After a recent decision by the UK Employment Appeal Tribunal, councils and similar institutions across the United Kingdom may want to reassess the terms of their agreements with individuals providing services, and organisations using independent contractors should consider whether those individuals should be properly classified as workers or employees.

The UK Employment Appeal Tribunal (EAT) rejected Glasgow City Council’s appeal against two foster carers, Mr and Mrs Johnstone (the Claimants), being regarded as employees of the Council in Glasgow City Council v. Johnstone. In its ruling, the EAT held that the terms of the agreement between the Claimants and the Council were both contractual in nature and “indicative of a contract of employment.”

This ruling is the first time that a UK appeal court has confirmed that certain foster carers are entitled to employment rights. Whilst the EAT made it clear that the circumstances in this case differed from “ordinary” foster care arrangements, the outcome will nevertheless lead councils and similar institutions across the United Kingdom to reassess the terms of agreements they have in place with individuals providing a service.

More widely, organisations that structure the engagement of service personnel as independent contractors should also consider if these individuals should properly be classed as workers or even employees. This case continues the trend of tribunals finding in favour of worker and employee rights for individuals who were previously regarded as independent contractors, such as taxi drivers, couriers, and plumbers.

Importance of Agreement

The case first came before the Employment Tribunal in 2017. The Claimants alleged that they had suffered a detriment as a result of whistleblowing disclosures that they had made, as well as unlawful deductions from wages, claims which are only available to employees. In its response, the Council argued that the Tribunal did not have jurisdiction to hear the claim on the basis that the Claimants were neither employees nor workers. The Council asserted that the relationship between it and the Claimants was based on statute (in this case the Looked After Children (Scotland) Regulations 2009) rather than a contract. Although these regulations required there to be a contract with the carers, the content of the agreement was not specified.

The EAT found that the agreement between the Claimants and the Council was, in fact, contractual. The agreement contained provisions to the effect that the Claimants were

  • paid a substantial fee (of £30,160 per annum), not just expenses;
  • prevented from taking any other paid employment;
  • paid regardless of whether a child was placed in their care; and
  • allowed to take holiday without the child placed in their care, unlike other foster carers.

The EAT noted that, whilst certain terms of the agreement simply reflected the requirements of statute, other terms went above and beyond the statutory requirements, in particular the terms regarding payment and the degree of control exercised by the Council over the Claimants. These elements were held to show that a contract of employment existed. Therefore, the Claimants were found to be employees of the Council.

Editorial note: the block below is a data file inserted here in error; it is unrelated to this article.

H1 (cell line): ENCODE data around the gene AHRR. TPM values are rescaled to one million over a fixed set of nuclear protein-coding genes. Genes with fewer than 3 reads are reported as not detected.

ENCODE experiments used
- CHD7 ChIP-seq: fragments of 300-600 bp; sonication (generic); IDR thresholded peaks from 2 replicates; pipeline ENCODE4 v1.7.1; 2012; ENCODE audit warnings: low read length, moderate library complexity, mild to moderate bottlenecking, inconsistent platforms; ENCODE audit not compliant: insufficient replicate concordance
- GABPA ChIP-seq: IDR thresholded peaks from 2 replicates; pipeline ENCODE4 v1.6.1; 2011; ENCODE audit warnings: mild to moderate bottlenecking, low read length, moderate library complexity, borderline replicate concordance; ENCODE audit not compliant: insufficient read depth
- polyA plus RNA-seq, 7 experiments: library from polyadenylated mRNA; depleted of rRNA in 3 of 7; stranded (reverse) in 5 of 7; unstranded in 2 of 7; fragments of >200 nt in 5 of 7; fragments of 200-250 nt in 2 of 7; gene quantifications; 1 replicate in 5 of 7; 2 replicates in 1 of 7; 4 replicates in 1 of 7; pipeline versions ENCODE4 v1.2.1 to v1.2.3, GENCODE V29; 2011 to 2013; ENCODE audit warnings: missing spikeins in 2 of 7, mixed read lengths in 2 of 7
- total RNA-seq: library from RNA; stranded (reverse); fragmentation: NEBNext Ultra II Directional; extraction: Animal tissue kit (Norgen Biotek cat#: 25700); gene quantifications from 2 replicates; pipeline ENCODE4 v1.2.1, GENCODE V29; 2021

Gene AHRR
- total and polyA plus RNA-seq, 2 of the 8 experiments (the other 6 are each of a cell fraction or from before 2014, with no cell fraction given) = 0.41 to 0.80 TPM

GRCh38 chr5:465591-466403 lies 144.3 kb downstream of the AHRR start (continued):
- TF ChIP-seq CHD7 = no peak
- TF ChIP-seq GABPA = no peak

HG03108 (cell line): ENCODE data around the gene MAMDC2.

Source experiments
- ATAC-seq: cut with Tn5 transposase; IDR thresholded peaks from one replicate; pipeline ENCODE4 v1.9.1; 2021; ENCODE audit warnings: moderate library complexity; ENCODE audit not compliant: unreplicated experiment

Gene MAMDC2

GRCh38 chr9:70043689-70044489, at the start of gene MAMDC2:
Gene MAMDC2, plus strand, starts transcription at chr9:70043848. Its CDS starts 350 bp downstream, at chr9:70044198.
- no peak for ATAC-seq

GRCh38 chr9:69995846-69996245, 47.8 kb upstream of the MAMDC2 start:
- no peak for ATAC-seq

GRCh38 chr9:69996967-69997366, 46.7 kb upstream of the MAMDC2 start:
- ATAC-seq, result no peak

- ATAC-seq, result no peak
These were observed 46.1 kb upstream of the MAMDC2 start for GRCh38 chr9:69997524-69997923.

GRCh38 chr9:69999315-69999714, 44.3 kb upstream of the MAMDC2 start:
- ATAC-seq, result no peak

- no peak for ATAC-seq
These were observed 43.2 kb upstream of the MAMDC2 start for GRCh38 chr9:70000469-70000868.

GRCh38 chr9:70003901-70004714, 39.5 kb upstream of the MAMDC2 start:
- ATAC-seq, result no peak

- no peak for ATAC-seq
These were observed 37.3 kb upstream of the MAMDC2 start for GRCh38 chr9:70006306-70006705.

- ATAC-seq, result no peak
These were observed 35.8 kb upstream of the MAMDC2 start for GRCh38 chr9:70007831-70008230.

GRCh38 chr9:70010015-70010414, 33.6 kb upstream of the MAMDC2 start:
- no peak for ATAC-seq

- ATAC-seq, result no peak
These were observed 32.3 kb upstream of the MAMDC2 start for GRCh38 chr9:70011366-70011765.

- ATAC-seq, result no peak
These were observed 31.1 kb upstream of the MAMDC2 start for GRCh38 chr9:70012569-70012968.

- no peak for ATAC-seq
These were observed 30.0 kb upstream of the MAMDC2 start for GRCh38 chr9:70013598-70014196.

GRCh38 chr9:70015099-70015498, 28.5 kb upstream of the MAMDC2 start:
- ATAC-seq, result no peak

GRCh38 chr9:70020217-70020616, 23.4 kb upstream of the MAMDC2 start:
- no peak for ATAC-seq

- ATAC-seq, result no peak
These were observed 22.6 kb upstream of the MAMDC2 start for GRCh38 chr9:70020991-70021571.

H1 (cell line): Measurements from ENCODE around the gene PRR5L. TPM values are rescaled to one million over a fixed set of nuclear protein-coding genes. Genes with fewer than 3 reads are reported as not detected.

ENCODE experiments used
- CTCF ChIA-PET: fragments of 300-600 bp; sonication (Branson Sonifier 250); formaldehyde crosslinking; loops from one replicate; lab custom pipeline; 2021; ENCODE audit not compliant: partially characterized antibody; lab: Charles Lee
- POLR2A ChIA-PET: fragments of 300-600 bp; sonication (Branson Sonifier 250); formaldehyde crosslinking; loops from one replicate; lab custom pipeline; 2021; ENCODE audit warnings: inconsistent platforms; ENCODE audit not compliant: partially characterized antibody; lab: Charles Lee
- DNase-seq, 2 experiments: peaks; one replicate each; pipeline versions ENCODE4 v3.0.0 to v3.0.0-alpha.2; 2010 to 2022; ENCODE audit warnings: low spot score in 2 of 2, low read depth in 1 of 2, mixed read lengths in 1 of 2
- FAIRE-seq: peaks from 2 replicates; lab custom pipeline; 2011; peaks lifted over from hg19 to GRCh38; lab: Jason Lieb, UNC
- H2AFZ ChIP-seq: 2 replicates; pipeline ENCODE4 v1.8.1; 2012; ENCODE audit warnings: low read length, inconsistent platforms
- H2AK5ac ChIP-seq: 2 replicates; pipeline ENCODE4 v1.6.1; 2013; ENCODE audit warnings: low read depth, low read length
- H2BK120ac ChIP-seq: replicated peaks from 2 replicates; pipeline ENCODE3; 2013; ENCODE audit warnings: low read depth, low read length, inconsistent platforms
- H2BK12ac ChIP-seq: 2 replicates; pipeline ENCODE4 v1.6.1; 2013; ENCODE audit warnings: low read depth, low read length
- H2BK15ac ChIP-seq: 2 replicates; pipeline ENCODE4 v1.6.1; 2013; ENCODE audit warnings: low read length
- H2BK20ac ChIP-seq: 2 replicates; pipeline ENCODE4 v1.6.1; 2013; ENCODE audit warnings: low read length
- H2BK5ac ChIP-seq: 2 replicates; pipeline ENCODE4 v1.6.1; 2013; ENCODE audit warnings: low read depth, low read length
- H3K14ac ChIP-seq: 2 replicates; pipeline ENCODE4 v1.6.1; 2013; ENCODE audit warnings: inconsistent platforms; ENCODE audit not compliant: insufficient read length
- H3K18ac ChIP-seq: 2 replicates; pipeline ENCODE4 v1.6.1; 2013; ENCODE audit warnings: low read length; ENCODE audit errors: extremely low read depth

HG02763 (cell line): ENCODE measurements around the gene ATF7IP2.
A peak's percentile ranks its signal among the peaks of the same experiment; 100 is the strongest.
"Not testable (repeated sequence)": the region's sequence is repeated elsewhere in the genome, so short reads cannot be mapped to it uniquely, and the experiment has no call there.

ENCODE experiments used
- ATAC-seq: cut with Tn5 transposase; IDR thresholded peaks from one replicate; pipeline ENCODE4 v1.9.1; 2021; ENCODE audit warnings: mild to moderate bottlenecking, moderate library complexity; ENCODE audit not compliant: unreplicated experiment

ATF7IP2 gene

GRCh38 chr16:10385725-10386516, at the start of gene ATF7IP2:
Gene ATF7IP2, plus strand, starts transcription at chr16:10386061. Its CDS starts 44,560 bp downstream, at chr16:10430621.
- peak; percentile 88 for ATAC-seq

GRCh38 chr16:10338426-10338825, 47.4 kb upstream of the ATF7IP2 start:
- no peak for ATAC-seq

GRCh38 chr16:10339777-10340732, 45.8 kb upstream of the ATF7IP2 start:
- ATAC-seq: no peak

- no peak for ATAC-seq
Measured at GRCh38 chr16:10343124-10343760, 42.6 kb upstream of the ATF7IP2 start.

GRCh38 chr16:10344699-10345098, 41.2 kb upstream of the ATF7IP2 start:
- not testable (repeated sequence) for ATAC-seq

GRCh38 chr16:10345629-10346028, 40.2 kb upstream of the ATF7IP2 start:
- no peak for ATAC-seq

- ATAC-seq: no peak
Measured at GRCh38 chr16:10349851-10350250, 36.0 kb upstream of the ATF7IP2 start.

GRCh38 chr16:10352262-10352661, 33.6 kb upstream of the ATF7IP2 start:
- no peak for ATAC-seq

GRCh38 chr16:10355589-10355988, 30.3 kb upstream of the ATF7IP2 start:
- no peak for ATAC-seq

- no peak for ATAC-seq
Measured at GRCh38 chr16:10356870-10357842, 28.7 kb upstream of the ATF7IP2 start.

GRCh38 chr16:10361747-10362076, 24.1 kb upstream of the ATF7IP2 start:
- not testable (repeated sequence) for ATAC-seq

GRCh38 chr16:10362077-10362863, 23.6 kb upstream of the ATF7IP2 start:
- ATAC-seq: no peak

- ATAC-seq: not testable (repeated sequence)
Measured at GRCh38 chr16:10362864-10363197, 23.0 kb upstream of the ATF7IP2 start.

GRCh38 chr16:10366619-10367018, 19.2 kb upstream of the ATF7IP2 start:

Implications for Employers

The Independent Workers Union of Great Britain, which supported the Claimants, has described this as a “landmark victory” and called on the UK government to reconsider the status of foster carers across the United Kingdom.

Workers are defined as being employed or engaged under a contract of employment or another form of contract. For a worker to be an employee, in the absence of an express employment contract, the following elements must be satisfied:

  • the requirement to provide personal service;
  • mutuality of obligations (to provide and to perform work); and
  • a degree of control exercised by the employer.

For those who are self-employed, in Bates,[1] the UK Supreme Court stated: “[T]he law now draws a distinction between two different kinds of self-employed people. One kind are people who carry on a profession or a business undertaking on their own account and enter into contracts with clients or customers to provide work or services for them . . . .The other kind are self-employed people who provide their services as part of a profession or business undertaking carried on by someone else.”

The Johnstone case follows a number of recent cases regarding employment status. This case is consistent with other claims for worker status in the United Kingdom regarding the status of “gig economy” contractors (a market model in which workers contract with organisations for temporary, short-term engagements). In a recent LawFlash we described the unsuccessful attempt of cyclist Jess Varnish to prove that she was an employee of British Cycling and UK Sport.

However, this finding now seems to be the exception rather than the rule, with a growing trend towards finding in favour of worker or employee status in cases involving taxi drivers, cycle couriers, plumbers, and actors. The Supreme Court is due to determine the status of taxi drivers in a case that was appealed by the employer later in September 2020.

Employers should continue to assess the engagement of personnel and ensure they are properly characterised, from a tax and an employment and worker rights perspective, to avoid disputes and potentially costly claims. This is particularly important given the forthcoming changes to off-payroll rules (see our LawFlash).